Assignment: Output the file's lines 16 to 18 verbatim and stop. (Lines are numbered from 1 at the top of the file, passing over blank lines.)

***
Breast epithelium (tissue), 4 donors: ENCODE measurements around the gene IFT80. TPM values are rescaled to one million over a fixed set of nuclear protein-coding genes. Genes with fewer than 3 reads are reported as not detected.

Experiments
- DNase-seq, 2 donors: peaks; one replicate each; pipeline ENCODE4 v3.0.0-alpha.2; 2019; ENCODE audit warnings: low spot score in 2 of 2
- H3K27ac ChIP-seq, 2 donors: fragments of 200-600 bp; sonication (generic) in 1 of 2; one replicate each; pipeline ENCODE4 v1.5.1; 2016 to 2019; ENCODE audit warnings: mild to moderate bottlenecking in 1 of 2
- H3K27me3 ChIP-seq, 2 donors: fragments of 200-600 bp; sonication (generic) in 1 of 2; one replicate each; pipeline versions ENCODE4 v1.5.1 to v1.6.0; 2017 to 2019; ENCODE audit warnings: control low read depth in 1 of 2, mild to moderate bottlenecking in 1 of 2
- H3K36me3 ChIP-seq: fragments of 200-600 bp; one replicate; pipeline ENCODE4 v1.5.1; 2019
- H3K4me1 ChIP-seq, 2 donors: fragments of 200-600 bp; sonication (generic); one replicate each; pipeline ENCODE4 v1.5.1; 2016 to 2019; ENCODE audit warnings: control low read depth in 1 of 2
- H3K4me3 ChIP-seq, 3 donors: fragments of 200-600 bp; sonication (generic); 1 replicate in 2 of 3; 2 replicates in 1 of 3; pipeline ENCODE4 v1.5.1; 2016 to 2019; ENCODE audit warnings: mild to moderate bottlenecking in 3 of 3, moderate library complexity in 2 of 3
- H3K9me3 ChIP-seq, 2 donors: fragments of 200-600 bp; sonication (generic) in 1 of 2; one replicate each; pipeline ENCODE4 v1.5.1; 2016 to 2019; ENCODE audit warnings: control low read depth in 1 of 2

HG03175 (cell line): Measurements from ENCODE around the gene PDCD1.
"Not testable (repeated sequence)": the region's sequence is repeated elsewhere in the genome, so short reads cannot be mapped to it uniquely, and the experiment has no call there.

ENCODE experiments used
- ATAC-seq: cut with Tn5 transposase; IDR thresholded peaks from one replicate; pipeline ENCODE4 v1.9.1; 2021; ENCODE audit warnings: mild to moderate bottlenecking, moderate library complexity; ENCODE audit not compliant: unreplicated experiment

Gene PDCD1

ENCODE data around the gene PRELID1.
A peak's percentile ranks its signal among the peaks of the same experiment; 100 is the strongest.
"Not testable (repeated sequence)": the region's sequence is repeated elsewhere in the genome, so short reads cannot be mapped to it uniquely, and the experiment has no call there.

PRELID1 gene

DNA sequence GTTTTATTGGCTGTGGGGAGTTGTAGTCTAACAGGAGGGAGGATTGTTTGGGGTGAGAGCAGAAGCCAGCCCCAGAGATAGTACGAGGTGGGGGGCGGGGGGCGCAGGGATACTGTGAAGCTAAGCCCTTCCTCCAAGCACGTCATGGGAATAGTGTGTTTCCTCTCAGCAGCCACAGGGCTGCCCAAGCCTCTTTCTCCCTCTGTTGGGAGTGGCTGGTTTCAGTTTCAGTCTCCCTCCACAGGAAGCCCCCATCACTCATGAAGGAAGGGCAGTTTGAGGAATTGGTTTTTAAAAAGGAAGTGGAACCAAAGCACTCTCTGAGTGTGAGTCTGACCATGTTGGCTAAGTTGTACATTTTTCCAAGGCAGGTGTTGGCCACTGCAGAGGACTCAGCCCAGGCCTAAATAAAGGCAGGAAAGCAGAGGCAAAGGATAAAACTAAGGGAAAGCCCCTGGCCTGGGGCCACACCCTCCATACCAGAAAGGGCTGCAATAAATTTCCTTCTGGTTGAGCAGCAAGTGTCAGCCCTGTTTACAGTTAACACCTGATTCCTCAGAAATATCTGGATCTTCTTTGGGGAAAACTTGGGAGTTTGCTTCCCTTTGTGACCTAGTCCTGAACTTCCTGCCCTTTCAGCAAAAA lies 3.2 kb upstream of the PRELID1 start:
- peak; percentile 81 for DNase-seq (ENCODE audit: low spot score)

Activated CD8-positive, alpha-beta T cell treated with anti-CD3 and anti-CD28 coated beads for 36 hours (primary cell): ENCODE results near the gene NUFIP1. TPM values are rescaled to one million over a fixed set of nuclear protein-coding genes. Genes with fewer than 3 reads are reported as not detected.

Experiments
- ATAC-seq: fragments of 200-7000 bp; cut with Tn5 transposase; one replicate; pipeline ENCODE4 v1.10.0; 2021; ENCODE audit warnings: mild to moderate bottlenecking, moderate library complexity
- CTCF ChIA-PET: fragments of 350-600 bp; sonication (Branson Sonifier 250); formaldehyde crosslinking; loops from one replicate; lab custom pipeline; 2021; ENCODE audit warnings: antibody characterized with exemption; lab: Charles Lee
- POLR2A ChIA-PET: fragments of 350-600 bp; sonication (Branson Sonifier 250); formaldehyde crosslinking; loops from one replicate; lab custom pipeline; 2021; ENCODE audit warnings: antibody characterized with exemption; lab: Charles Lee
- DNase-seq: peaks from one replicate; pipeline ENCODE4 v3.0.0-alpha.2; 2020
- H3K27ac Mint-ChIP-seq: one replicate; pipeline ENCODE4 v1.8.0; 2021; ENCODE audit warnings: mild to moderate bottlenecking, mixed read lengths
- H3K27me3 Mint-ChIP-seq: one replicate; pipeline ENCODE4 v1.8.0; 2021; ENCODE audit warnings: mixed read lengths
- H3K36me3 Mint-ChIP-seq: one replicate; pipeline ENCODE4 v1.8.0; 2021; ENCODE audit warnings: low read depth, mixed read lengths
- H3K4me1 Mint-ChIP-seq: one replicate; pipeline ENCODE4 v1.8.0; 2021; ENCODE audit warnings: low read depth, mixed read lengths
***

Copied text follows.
A peak's percentile ranks its signal among the peaks of the same experiment; 100 is the strongest.
"Not testable (repeated sequence)": the region's sequence is repeated elsewhere in the genome, so short reads cannot be mapped to it uniquely, and the experiment has no call there.

PRELID1 gene